Anita Ekberg (1931-2015)
I was born three years after “La Dolce Vita,” so my first memory of any Anita Ekberg reference was in SCTV's seminal skit, “Play It Again, Bob,” a takeoff of Woody Allen's “Play It Again, Sam,” in which an “Annie Hall”-era Woody (Rick Moranis) tries to write a movie script for his idol Bob Hope (Dave Thomas):
At around the four-minute mark they talk leading ladies. Hope suggests Joey Heaterton and Woody counters with Diane Keaton:
Hope: That stringbean that was in your movie? ... I need a girl with a build. If I'm gonna fall in love it's gotta be realistic.
Woody: Realistic? I mean, that's exactly what I'm going for. I don't want to mug or go to broad with this thing.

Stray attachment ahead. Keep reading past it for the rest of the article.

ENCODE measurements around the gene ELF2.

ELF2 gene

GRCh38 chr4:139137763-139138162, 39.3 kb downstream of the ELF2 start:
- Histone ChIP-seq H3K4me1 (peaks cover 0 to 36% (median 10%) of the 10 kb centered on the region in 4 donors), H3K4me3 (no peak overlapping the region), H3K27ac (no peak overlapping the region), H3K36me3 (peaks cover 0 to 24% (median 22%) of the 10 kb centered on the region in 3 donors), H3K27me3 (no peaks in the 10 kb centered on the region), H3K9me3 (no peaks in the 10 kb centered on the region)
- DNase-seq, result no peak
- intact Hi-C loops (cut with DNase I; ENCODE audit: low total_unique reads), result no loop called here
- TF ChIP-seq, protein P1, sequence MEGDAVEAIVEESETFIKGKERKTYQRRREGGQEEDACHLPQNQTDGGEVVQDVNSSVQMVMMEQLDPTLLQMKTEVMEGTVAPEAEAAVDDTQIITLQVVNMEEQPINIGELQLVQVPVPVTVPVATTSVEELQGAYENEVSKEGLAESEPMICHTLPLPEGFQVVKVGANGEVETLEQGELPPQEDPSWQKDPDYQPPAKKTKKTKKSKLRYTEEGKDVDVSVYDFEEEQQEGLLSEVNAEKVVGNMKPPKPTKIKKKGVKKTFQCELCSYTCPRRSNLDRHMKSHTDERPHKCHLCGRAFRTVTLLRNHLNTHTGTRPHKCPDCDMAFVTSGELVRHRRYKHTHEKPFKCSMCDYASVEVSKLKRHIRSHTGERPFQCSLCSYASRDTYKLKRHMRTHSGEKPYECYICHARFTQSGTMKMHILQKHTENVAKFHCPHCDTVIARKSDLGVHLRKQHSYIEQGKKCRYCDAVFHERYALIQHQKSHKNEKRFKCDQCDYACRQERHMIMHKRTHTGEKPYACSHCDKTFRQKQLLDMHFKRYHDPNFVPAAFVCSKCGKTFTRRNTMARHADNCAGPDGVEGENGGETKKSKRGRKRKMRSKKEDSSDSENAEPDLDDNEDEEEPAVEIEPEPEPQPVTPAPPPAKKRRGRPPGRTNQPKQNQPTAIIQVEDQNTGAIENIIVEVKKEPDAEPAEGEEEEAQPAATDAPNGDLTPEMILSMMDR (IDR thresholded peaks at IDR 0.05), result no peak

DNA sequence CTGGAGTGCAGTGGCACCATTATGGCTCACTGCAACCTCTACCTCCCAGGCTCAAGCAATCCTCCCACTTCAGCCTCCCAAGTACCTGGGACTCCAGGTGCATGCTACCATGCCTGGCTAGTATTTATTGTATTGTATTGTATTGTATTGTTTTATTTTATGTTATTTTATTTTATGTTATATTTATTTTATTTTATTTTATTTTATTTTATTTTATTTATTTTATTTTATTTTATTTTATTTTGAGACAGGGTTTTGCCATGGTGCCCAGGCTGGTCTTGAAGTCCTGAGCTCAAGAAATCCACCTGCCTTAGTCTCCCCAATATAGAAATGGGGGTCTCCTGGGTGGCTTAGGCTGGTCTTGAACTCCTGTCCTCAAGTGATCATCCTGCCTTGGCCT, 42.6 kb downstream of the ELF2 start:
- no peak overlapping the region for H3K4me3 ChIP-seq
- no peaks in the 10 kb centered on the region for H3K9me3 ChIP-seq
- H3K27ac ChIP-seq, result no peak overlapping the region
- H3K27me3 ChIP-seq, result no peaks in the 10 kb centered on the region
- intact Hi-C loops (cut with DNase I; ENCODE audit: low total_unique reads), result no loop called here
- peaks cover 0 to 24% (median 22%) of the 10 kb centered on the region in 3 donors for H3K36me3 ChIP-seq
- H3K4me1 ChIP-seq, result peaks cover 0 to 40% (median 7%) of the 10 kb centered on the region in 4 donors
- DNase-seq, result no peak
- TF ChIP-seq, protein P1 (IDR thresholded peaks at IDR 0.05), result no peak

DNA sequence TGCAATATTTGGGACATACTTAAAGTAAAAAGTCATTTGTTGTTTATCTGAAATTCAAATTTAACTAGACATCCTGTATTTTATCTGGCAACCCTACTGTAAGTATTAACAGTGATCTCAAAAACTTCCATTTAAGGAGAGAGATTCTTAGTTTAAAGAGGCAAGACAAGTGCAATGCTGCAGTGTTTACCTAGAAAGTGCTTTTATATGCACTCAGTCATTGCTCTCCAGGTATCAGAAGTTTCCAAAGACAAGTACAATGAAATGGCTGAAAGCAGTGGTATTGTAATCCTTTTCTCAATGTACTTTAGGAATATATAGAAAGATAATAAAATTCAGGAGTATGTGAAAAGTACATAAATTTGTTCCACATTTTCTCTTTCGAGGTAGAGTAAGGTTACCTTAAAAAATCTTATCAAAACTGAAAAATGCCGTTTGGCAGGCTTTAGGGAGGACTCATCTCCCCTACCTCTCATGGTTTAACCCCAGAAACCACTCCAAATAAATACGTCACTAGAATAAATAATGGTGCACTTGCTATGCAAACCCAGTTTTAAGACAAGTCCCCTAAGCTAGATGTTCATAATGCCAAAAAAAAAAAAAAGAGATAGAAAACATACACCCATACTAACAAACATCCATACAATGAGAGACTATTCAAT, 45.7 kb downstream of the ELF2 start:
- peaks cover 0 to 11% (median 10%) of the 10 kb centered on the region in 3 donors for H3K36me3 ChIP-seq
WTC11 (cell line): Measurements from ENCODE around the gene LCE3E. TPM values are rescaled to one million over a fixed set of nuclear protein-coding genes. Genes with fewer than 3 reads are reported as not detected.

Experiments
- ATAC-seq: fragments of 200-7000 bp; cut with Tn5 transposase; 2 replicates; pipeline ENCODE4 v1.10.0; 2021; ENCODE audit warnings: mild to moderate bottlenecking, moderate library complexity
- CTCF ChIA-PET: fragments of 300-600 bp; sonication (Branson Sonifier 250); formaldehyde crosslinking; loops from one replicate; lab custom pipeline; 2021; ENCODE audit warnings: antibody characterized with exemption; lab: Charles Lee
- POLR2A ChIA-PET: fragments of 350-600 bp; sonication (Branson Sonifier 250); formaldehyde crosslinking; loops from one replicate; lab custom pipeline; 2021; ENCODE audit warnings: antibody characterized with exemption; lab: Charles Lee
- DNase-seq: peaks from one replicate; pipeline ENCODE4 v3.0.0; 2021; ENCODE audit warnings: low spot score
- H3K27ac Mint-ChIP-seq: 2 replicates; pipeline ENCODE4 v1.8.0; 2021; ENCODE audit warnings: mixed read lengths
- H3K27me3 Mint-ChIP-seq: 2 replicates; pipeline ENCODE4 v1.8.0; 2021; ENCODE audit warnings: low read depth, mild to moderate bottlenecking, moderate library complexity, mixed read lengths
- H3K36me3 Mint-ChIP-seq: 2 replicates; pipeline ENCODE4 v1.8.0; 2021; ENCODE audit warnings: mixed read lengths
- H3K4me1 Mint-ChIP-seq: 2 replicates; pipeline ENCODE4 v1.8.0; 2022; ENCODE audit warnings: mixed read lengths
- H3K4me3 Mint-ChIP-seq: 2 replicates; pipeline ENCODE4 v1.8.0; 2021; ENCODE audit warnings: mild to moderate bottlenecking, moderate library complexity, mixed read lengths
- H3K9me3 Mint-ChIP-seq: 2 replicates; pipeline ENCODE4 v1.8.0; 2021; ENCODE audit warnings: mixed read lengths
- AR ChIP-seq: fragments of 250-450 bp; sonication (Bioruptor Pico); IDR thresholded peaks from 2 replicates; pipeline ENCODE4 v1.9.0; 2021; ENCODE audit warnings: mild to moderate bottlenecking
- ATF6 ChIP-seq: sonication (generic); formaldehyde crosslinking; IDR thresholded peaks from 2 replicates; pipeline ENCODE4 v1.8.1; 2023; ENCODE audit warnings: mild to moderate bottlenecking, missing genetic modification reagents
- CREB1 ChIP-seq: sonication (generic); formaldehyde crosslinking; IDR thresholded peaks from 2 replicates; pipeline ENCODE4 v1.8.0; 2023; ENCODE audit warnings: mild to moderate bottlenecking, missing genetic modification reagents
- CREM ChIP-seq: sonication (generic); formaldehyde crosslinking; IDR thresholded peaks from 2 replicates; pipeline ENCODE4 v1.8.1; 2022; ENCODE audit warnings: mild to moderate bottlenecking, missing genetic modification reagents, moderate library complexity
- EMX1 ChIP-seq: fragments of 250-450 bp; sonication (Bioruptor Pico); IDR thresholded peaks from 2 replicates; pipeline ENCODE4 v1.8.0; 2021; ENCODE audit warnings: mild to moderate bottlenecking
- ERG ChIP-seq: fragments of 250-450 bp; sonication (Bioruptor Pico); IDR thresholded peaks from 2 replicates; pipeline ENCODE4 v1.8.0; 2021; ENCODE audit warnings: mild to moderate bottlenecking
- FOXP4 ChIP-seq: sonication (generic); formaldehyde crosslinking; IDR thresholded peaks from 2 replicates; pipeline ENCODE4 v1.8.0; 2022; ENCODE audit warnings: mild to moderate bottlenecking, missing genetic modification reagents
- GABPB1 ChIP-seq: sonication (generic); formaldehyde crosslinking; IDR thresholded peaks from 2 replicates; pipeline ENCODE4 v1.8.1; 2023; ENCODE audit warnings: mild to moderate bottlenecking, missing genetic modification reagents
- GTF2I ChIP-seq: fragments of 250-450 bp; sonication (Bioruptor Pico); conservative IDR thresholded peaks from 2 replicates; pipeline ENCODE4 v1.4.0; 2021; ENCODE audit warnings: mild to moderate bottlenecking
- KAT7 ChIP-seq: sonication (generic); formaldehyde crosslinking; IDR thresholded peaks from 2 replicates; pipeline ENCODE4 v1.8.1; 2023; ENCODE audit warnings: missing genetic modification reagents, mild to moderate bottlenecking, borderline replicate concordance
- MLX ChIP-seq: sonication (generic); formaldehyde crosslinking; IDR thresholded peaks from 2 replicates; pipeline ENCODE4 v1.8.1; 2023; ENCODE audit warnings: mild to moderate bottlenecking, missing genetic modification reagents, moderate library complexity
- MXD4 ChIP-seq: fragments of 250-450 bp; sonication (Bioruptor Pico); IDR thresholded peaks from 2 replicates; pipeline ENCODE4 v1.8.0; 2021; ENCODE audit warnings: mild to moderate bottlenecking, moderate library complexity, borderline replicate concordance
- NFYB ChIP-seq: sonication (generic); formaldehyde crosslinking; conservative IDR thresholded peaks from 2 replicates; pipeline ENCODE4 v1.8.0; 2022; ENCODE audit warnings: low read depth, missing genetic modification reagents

Hope: Well, what's wrong with Anita Ekberg. At least she's .. [cups his hands in front of his chest]. You know.
Woody: What's with the hands? You want an actress with arthritis?
I must've said that last line a thousand times in high school and college.
Eventually I saw “La Dolce Vita” and went “Ohhhhhhh.”
Anita Ekberg in the Trevi Fountain.
Did she do much else? Did I ever see her in anything else? IMDb's ratings of her films have “La Dolce” at 8.1 followed by “Boccaccio '70” (she plays a billboard come to life to taunt a prudish “public decency” crusader) at 7.2. Everything else is below 7.0. More than half are below 6.0.
That “billboard come to life” thing is pretty much it, isn't it? She was often cast as a woman so beautiful and zaftig, so perfectly fitting a certain standard of sexuality, as to be comic.
The New York Times has a nice obit:
Fellini cast Ms. Ekberg in “La Dolce Vita” as a hedonistic American actress visiting Rome. A single moonlit scene — in which she wades into the Trevi Fountain in a strapless evening gown, turns her face ecstatically to the fountain’s waterfall and seductively calls Marcello Mastroianni’s character to join her — established her place in cinema history.